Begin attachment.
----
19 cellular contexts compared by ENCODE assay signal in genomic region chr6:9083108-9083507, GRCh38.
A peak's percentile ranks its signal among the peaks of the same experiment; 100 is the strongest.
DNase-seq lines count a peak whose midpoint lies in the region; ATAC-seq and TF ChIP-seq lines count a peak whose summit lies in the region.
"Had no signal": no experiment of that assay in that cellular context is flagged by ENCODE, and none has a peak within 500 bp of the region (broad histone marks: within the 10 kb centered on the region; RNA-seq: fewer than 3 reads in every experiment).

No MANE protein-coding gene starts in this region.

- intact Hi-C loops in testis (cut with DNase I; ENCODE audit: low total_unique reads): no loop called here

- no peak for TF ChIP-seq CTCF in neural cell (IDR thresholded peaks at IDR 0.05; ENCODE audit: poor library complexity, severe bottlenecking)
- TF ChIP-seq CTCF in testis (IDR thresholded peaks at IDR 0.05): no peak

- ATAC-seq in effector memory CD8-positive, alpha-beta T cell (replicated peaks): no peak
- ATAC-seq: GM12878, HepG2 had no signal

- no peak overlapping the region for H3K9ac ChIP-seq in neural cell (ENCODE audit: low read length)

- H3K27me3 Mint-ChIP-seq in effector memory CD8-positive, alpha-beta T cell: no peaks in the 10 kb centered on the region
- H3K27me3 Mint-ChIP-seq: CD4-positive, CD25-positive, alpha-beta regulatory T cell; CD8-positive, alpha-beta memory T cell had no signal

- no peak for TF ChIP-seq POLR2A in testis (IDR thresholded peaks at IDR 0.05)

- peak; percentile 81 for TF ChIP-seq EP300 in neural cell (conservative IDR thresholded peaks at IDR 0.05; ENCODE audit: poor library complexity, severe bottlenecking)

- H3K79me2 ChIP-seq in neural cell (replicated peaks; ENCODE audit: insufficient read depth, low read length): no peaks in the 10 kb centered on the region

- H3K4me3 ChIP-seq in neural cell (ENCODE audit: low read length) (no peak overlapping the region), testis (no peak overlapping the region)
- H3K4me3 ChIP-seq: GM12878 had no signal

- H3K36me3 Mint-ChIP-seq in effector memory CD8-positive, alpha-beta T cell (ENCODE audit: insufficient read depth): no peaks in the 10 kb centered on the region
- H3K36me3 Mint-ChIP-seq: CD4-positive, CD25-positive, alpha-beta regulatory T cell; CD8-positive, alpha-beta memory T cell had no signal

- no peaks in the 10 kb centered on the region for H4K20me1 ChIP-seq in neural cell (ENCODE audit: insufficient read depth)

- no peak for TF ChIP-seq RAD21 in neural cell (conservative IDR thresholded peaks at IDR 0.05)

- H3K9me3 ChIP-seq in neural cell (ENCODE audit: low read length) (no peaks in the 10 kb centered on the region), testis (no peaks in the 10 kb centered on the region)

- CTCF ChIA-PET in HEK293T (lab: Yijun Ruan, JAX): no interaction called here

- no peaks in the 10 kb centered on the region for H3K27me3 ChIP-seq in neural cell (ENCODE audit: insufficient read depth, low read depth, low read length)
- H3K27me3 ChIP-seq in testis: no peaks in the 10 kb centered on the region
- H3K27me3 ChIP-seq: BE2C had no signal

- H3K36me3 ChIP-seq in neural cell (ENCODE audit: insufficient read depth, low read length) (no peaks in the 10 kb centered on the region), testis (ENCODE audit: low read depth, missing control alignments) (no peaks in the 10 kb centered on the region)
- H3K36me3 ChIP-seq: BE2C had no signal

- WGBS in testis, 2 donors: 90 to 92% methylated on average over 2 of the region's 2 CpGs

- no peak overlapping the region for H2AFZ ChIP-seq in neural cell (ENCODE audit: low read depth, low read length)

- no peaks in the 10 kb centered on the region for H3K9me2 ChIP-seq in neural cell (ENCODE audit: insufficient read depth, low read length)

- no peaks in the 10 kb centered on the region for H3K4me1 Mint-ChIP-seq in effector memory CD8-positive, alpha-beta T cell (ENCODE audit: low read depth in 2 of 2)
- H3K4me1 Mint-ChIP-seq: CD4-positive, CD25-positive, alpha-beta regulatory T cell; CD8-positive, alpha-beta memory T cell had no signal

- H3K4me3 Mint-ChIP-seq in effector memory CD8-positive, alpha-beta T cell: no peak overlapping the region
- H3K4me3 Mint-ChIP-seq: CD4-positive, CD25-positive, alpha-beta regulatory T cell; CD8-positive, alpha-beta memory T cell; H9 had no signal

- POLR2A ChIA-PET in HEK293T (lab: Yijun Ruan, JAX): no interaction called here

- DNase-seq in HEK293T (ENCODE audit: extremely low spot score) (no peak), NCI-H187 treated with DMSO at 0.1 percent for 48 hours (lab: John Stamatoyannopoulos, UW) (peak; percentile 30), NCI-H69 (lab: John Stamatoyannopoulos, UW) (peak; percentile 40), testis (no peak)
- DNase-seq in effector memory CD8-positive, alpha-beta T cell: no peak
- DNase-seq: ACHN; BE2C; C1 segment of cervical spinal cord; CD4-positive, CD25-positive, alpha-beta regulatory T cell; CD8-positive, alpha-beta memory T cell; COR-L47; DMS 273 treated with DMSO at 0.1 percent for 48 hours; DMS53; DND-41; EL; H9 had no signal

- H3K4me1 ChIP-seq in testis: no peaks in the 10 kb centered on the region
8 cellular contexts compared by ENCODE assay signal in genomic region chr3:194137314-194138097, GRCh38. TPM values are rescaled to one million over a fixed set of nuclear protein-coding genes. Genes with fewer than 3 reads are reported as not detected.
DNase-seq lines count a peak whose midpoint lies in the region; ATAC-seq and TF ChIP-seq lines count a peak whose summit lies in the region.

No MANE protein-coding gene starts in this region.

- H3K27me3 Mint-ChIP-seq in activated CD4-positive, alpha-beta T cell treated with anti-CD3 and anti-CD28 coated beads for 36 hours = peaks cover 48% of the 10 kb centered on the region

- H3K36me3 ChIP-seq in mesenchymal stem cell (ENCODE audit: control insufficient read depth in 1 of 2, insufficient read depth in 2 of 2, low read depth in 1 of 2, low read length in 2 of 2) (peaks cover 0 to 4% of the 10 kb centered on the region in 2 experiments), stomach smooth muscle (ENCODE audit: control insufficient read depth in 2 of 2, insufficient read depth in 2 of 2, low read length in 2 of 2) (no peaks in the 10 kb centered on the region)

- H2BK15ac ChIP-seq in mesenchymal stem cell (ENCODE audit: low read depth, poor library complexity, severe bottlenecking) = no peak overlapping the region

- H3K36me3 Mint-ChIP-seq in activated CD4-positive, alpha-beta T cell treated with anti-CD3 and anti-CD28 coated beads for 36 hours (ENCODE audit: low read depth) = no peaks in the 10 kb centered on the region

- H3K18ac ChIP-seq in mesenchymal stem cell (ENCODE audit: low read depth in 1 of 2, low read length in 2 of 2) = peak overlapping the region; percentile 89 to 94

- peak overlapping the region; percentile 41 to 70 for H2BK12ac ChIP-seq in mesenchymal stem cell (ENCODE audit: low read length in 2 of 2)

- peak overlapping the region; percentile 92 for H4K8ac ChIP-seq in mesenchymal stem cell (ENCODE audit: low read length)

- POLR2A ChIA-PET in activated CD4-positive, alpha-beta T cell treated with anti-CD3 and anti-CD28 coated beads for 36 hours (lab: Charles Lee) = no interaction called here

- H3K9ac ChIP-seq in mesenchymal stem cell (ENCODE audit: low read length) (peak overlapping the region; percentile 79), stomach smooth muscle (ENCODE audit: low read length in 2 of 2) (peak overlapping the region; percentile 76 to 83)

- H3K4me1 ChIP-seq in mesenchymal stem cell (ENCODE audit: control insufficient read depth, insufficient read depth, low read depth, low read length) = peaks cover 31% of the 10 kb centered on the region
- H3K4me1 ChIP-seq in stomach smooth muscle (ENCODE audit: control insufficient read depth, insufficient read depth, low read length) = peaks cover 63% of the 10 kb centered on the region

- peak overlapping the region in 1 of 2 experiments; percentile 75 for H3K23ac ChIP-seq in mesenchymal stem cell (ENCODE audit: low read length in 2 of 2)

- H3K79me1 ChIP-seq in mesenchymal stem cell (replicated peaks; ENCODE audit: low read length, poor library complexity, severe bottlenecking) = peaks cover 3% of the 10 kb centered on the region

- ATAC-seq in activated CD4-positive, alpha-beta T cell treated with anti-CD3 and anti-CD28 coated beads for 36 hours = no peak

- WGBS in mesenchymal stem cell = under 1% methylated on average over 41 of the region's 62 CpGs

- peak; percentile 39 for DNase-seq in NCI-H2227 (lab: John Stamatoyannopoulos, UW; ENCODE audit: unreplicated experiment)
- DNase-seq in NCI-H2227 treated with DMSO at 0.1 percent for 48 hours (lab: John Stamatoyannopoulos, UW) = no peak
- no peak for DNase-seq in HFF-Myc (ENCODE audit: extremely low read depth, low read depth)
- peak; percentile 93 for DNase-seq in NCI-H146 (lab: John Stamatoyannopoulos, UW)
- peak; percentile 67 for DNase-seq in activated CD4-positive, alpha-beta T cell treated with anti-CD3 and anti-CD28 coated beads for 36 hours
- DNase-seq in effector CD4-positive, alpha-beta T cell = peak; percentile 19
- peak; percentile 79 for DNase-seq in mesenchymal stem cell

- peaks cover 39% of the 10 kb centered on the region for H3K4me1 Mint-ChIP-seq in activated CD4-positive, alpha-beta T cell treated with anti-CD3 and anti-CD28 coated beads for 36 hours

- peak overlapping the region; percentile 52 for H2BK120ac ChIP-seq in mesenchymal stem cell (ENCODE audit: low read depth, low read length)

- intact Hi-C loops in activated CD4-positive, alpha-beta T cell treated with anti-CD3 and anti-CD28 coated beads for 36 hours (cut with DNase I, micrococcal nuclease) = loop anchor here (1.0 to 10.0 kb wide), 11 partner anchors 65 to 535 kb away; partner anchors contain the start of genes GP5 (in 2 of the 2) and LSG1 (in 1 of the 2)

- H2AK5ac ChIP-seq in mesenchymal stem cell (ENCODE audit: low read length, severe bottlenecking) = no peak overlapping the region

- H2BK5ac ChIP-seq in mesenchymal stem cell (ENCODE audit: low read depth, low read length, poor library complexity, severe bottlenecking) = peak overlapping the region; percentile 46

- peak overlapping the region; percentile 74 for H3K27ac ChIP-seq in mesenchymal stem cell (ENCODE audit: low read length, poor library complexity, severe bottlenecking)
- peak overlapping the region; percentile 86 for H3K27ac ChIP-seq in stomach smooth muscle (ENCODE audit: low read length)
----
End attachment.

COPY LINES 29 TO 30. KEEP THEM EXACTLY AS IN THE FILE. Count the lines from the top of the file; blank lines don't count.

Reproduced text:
- H3K36me3 ChIP-seq: BE2C had no signal

- WGBS in testis, 2 donors: 90 to 92% methylated on average over 2 of the region's 2 CpGs